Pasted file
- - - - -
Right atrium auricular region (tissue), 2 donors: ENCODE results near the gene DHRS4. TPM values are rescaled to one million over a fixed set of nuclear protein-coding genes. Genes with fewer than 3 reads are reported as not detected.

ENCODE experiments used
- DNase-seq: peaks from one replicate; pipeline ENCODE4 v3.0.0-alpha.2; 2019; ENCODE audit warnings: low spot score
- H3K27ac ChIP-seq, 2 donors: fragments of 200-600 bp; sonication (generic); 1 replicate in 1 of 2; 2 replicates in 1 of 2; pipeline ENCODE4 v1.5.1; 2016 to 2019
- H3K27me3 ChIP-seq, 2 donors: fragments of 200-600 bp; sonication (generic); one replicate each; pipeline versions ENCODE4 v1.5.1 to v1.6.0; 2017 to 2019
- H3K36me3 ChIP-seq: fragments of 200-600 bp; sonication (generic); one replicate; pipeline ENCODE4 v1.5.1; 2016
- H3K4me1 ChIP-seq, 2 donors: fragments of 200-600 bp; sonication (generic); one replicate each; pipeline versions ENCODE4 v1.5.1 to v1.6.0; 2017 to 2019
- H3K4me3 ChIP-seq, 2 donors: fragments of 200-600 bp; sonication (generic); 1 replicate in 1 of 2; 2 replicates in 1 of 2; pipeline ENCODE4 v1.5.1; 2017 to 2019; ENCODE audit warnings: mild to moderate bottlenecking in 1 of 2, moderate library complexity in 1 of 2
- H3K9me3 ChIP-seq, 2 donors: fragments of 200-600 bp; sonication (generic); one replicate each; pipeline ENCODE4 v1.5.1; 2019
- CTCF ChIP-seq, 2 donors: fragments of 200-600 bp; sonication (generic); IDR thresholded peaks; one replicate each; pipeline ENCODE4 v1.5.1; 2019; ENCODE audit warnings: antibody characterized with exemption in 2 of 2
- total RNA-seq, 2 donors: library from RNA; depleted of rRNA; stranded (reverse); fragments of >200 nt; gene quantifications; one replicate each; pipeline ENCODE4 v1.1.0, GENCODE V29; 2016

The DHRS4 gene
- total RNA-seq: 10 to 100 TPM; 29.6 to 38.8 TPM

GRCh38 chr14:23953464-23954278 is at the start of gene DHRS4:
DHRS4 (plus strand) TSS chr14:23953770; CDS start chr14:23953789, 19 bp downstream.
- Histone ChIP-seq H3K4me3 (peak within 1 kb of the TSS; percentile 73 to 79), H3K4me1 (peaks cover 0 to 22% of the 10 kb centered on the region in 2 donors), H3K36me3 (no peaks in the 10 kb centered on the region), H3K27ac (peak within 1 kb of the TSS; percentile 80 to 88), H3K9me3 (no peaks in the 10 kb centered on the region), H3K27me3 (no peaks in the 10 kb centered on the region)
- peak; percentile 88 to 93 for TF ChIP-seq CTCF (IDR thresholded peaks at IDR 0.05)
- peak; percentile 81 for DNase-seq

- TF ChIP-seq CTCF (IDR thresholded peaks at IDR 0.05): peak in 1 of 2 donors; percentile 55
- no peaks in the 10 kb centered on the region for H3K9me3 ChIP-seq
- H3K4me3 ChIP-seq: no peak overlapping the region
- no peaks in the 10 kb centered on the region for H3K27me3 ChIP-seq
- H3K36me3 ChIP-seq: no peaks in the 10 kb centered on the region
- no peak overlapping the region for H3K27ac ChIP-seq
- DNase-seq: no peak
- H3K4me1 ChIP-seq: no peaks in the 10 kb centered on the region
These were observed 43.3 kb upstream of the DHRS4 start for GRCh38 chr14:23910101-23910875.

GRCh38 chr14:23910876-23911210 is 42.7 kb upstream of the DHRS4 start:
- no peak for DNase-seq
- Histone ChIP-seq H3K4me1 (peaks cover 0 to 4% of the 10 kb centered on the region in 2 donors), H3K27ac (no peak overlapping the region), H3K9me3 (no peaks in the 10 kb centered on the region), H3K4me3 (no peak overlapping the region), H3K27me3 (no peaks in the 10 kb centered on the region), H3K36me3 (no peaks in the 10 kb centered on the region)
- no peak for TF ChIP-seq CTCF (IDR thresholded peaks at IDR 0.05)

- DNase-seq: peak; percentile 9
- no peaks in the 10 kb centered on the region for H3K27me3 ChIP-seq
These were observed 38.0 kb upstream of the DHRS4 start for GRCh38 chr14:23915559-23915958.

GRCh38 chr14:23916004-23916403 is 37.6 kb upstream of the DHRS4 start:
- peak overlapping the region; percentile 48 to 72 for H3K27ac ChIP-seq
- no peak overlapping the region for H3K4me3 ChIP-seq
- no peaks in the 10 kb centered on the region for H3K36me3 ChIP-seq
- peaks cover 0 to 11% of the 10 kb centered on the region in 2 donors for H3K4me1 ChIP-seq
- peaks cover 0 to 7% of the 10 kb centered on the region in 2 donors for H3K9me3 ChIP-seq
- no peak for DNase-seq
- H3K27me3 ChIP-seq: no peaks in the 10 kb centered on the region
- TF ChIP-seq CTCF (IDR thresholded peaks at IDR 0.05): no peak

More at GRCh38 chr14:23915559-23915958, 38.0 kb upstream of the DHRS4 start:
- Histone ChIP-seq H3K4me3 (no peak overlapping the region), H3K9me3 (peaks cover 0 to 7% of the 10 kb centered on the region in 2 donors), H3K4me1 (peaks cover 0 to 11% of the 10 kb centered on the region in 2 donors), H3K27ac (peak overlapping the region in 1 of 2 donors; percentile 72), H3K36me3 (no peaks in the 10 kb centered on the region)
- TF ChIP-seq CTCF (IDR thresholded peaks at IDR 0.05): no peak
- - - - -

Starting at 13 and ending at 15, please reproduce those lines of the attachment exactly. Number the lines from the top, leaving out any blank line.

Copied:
- total RNA-seq: 10 to 100 TPM; 29.6 to 38.8 TPM

GRCh38 chr14:23953464-23954278 is at the start of gene DHRS4:
DHRS4 (plus strand) TSS chr14:23953770; CDS start chr14:23953789, 19 bp downstream.